Wednesday, June 9, 2010

Dealing with Cultivars and Clones, something to consider for Wildlife Gardeners: A Garden GOOPS

It’s not exactly the first of the month, but it is my first posting written in June, so Joene asked me to share some of my garden GOOPS (see Joene's Garden Oops). Just in the past week the following situation came to light and I would say it qualifies as a GOOP.

A few years ago I bought 2 Viburnum nudum ‘Winterthur’ for the attractive summer and fall foliage and the promise of multicolored berries turning into treats for the birds. So far I have not seen more than 1 or 2 sad little berries. What I learned recently (pointed out by Ellen at Turkey Hill Brook Farm) was that many Viburnums, including V. nudum are self-sterile. This means to get viable fruit it needs a pollen source that is genetically dissimilar but from the same (or compatible) species. So in my case a different cultivar of V. nudum, or the straight species will be in order. As luck would have it, I found a species form just the other day, so I snapped it up. Now I just have to find a nearby place for it.

This situation is better known when dealing with blueberries, where at least 2 genetically distinct cultivars, with similar bloom times, are planted in proximity in order to get a good yield of fruit. Since many blueberries are labeled as early-, mid- or late-season blooming selections, it is easier to match up the right plants.
For the garden planner, a similar situation occurs with plants that are dioecious, that is, having male and female flowers on separate plants. This is well known with hollies. Since the red berries on the female plants of many hollies are an important attribute, male counterparts for each of the female cultivars have been identified with similar bloom times.

Most cultivars are reproduced by some asexual means, be it cuttings, grafts, divisions or tissue culture. This ensures that every plant you get performs the same, since they are all genetically equivalent. What you get with a such a cultivar is consistency and reliability of performance. This includes size and shape, bloom time and color, as well as disease resistance. For edible plants, like apples and blueberries, you could include properties of the produce, like size and taste. From a design point of view cultivars can make a more effective composition where consistent size and color are important factors. Also the reduced fertility of some cultivars means you don’t have to deal with ‘nuisance’ seedlings and squishy fruits. 

Even plants that are not labeled as cultivars may have been reproduced asexually.  It is much faster to grow a mature plant by cuttings and divisions, than it is from seed, but there are consequences.  What you lose with these genetically identical plants is diversity. Over a series of generations, if the plants can reproduce, you decrease the gene pool and the ability of the population to adapt to change.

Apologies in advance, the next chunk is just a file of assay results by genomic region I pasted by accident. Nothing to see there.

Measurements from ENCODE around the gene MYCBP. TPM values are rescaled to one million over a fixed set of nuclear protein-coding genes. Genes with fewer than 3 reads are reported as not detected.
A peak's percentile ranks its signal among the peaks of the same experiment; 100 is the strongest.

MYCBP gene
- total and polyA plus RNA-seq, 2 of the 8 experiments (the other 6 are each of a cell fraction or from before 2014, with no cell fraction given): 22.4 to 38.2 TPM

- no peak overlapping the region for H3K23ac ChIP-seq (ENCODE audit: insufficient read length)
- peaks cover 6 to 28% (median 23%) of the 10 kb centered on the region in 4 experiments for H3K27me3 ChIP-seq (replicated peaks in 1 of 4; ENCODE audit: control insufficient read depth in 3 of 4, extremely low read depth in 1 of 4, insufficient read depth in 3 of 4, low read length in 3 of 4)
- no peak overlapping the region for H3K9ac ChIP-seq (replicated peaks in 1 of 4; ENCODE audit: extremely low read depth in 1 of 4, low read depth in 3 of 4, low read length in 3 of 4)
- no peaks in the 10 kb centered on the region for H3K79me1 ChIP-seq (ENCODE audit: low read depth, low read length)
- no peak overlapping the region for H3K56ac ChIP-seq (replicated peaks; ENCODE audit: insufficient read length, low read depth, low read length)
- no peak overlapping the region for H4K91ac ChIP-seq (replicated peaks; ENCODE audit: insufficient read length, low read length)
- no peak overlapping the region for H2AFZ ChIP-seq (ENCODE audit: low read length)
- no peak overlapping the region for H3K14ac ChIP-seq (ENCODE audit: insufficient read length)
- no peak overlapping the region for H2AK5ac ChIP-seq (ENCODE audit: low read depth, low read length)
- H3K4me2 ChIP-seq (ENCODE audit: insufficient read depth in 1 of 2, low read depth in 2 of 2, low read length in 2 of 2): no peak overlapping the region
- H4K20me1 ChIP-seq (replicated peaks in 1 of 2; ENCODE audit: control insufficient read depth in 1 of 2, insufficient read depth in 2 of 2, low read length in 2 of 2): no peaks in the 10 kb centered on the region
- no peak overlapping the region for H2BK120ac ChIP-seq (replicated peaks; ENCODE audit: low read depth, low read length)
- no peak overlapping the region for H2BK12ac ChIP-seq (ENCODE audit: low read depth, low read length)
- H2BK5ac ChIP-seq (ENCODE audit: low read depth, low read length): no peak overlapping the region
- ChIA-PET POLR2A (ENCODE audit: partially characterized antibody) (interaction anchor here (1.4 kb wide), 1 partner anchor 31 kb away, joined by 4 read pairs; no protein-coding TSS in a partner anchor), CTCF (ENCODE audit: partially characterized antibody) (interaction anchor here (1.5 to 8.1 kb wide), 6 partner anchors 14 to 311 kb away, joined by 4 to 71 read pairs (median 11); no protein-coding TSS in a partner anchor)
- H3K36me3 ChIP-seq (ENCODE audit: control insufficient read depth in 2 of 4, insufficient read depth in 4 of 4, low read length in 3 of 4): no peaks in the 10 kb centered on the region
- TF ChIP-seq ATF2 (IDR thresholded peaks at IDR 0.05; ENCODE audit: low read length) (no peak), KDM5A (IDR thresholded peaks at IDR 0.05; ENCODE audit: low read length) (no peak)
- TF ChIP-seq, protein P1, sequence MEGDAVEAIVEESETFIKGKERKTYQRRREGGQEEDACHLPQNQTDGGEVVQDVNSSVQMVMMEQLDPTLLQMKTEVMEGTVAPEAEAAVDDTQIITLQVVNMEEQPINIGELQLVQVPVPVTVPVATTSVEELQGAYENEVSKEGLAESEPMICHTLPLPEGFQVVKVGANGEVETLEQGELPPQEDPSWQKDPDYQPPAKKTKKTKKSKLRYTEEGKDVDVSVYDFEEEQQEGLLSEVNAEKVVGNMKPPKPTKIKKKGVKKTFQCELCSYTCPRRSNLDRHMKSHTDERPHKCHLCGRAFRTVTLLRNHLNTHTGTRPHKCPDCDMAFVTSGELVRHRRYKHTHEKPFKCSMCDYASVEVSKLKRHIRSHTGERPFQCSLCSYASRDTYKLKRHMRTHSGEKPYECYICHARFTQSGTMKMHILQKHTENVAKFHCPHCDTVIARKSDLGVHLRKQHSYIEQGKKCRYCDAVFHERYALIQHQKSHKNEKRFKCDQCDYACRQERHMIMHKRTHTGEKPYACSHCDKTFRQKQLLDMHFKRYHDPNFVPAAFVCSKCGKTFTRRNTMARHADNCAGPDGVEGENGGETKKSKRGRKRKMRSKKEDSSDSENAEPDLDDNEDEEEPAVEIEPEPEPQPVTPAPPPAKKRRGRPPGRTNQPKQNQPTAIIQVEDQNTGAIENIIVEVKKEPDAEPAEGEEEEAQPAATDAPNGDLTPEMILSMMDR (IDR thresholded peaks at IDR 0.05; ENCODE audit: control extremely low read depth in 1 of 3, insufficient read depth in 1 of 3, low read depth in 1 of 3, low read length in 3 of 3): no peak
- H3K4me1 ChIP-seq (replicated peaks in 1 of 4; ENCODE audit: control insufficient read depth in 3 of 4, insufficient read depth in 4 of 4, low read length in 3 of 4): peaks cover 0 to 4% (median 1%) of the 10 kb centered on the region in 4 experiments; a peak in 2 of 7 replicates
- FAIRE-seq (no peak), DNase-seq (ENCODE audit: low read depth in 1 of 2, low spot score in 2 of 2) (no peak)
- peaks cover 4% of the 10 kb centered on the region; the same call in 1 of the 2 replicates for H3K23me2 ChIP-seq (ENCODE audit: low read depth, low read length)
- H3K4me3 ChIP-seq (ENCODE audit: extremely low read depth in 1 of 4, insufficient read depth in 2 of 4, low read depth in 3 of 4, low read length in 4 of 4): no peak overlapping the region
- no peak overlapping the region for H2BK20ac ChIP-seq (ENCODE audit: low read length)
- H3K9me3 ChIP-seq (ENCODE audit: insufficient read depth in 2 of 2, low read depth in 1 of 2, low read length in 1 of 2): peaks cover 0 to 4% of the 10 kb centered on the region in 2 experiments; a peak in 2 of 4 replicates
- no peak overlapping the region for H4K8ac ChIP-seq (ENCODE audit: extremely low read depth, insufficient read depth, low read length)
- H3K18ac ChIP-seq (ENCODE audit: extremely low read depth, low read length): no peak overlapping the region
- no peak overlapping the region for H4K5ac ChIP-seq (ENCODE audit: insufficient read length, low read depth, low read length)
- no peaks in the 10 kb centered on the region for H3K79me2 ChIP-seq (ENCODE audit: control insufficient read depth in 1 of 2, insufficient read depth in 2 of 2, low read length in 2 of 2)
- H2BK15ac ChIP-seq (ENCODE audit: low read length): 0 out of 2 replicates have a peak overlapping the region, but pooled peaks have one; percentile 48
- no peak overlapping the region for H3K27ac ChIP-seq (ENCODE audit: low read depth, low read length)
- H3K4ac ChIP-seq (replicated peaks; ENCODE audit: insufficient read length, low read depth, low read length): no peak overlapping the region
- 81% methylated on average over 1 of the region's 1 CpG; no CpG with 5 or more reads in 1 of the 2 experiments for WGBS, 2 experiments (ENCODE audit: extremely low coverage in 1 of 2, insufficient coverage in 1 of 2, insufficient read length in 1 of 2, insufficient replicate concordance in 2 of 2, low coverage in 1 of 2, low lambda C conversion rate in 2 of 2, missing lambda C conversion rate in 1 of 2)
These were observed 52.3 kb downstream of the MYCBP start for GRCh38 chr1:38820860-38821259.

In working with plants that are introductions, not native to an area, this reduced fertility can be seen as a way of reducing the invasive potential of this new plant in the environment. For example, for many years the Bradford pear was a sterile clone. Even overused as it was, it did not spread by natural means. Recent cultivars, with improved branch strength over earlier forms, have inadvertently developed increased fertility which may set the stage for an invasion.

For the gardener who wants to maximize the diversity and wildlife value of their gardens by producing fruits and viable seeds, knowing which plants are dioicous (separate male and female plants) and which are self-sterile will be an important guide in the selection of plant materials. For those lucky enough to be living near wild populations, or having neighbors with similar, but genetically distinct, plantings there may be diversity enough. However for the isolated wildlife gardener, surrounded by a suburban monoculture of lawns and Bradford pears, you may be on your own in creating your own ark of diversity. I am always one the lookout for seed-grown plants and open-pollinated seeds as a means of broadening your local gene pool.

If you like like to read more on Viburnum pollination, check out the discussion at Dave's Garden.


Laurrie said...

I had heard about the newly discovered fertility (and invasiveness) of Bradford pears, and this post was enlightening. My blueberries are "self fertile", and I get great fruit from all the same cultivar, but I'm not sure if they're actually producing because there are other blueberries in the neighborhood. Plant propagation is so complex! Thanks for tackling this subject.

Benjamin Vogt said...

Yup, like you I learned about viburnumsm the hard way, and on 1/4 acre, srub space become a premium. I got a 'brandywine' for my 'winterthur' and a 'red feather' for my 'blue muffin.' So far this summer, the V. dentatums seems to have berried a little bit (I tried to help by using my fingers to spread pollen), but the V. nudums aren't on the same blooming schedule yet--that's the other trick, you know. Argh.

joene said...

Great post Curtis ... and very informative. Thanks for the GOOPs shout out.

Ellen Sousa said...

Thanks for spreading awareness about this....most nurseries don't have a clue about pollination requirements for viburnums...I also have 2 Winterthurs but I also planted a straight species V.nudum that I bought mail order from Tripple Brook Nurseries in western MA (

Thanks for the shoutout, too, by the way!